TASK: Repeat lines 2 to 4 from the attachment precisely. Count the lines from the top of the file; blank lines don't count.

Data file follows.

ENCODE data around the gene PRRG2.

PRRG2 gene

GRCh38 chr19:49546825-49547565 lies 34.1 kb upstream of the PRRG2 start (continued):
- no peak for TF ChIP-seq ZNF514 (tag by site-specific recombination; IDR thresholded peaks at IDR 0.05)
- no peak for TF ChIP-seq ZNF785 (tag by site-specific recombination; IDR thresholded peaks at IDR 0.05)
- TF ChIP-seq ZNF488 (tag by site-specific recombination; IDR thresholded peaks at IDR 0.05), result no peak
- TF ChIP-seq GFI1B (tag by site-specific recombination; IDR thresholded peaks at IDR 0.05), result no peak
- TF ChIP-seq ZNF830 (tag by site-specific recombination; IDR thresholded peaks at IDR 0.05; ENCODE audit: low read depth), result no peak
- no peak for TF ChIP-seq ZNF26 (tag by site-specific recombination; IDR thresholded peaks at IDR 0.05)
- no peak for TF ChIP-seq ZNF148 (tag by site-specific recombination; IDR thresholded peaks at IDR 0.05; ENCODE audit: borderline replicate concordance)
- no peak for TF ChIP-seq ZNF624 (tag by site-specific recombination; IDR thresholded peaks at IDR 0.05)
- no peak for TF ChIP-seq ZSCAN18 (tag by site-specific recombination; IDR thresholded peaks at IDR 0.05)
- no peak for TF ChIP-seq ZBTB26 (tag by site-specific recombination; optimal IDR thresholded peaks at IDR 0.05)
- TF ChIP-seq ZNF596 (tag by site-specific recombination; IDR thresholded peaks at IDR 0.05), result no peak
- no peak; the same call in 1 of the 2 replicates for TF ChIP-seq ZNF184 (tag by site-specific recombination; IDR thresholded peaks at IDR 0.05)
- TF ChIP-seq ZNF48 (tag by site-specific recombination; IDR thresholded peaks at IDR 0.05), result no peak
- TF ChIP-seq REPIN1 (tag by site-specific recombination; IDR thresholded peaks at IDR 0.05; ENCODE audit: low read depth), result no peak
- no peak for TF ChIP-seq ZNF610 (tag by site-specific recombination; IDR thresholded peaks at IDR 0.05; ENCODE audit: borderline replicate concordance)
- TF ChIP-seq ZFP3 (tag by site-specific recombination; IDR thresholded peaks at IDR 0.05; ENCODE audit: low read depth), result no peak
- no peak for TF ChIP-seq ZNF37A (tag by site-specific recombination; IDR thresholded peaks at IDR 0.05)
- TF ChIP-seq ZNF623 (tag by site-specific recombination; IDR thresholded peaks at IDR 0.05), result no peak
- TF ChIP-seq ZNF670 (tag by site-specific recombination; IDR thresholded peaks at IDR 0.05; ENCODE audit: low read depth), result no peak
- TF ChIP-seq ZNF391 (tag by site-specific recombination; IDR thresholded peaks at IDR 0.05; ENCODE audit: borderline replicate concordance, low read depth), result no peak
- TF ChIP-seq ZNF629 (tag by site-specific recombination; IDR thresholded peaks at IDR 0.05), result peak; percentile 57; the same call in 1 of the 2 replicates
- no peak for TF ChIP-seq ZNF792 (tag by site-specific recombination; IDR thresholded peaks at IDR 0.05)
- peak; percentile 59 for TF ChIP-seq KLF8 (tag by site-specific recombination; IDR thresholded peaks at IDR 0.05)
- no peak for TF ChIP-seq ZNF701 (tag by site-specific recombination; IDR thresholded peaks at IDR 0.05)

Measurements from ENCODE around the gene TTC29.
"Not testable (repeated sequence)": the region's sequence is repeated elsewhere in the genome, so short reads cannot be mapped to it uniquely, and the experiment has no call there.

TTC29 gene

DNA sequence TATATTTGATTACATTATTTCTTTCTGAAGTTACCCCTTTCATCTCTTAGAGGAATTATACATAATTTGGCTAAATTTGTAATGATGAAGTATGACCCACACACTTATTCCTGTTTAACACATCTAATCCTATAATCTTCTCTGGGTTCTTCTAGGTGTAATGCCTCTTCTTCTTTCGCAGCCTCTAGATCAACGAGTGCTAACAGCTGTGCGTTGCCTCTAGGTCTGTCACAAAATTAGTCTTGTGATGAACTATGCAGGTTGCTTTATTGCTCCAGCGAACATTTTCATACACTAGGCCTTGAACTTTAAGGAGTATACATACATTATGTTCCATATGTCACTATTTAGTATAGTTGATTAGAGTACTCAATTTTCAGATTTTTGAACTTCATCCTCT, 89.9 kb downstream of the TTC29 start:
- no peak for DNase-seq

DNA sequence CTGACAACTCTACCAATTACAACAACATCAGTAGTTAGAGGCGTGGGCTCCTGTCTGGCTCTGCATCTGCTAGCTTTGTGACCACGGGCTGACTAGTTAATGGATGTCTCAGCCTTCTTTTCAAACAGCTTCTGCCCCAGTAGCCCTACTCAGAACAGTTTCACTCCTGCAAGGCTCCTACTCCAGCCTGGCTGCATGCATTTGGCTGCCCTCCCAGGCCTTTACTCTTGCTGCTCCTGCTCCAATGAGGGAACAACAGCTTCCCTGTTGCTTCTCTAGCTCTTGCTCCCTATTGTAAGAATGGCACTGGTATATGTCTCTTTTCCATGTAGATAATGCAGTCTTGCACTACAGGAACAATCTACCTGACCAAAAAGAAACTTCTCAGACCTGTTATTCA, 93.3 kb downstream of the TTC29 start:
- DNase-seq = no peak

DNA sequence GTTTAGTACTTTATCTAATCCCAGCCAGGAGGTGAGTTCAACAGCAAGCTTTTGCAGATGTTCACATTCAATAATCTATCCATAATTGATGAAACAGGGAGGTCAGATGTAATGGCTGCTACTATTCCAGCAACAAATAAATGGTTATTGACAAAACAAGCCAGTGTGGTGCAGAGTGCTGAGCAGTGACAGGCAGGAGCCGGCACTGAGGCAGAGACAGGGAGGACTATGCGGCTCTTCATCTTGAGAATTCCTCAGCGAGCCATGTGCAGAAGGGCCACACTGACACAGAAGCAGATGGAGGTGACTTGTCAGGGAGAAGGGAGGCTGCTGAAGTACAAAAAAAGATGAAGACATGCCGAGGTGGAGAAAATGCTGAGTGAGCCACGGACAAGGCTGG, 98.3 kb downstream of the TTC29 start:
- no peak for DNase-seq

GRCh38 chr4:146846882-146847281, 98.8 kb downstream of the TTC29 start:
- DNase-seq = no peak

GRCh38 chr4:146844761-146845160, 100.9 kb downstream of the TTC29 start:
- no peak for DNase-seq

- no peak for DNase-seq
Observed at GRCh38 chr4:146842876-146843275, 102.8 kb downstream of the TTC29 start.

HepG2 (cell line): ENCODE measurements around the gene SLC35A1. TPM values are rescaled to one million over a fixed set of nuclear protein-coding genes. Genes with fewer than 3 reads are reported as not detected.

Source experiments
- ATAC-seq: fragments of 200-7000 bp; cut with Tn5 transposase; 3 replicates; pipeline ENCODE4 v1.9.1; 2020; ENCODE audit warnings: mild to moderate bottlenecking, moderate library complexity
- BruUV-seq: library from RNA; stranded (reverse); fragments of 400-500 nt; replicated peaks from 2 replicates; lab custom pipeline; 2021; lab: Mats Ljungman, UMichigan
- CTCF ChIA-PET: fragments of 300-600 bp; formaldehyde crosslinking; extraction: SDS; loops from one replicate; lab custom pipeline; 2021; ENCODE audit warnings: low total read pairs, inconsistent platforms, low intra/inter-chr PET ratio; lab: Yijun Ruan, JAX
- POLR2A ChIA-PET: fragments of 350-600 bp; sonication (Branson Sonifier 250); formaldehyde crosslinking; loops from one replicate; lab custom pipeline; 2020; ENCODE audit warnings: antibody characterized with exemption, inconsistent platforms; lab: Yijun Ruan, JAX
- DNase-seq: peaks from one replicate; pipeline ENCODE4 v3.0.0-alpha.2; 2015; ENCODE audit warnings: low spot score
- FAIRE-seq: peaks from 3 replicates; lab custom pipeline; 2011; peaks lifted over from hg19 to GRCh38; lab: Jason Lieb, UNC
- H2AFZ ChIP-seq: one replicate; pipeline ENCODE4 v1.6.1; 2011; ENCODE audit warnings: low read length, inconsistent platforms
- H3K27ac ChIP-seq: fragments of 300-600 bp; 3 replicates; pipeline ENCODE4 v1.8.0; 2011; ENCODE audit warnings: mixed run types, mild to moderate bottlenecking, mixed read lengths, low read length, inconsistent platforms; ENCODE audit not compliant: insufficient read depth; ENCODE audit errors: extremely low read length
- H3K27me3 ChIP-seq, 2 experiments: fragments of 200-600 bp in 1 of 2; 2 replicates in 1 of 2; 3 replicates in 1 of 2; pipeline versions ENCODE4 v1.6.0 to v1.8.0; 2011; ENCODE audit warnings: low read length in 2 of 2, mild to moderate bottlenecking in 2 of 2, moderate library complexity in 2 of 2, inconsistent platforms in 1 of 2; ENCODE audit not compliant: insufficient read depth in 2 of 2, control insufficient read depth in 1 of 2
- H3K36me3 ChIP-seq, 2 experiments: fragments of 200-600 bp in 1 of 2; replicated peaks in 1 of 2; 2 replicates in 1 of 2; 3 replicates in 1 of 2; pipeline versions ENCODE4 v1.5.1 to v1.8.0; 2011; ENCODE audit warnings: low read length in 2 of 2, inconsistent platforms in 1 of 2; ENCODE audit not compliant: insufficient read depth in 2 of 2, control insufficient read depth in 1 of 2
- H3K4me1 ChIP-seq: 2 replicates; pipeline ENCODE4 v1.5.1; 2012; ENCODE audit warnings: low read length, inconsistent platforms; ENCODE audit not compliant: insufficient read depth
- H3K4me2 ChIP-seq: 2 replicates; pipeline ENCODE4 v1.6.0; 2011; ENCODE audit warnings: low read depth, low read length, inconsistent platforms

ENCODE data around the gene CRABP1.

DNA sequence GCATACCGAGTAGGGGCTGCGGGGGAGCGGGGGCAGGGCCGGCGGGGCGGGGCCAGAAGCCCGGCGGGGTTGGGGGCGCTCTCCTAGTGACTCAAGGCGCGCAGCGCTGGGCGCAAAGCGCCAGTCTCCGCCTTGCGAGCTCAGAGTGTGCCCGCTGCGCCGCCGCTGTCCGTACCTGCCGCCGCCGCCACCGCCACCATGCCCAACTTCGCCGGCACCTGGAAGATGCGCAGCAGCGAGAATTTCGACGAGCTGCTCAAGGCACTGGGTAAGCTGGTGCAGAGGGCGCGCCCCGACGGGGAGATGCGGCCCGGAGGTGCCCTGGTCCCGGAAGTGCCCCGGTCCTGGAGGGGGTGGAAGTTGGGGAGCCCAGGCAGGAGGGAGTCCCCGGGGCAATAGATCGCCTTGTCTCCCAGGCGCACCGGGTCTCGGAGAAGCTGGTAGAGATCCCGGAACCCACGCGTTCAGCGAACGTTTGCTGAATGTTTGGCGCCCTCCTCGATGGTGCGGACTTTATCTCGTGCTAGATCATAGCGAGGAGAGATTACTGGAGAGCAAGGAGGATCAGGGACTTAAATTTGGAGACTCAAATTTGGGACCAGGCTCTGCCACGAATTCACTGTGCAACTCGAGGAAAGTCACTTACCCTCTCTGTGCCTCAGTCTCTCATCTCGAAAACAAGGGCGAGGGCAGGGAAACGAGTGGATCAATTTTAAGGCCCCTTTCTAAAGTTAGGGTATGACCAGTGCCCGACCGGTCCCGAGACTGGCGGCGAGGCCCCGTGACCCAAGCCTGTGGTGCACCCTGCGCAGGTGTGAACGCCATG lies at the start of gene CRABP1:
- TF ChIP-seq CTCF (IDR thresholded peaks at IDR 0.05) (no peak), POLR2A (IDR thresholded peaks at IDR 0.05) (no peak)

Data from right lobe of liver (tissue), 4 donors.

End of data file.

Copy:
PRRG2 gene

GRCh38 chr19:49546825-49547565 lies 34.1 kb upstream of the PRRG2 start (continued):
- no peak for TF ChIP-seq ZNF514 (tag by site-specific recombination; IDR thresholded peaks at IDR 0.05)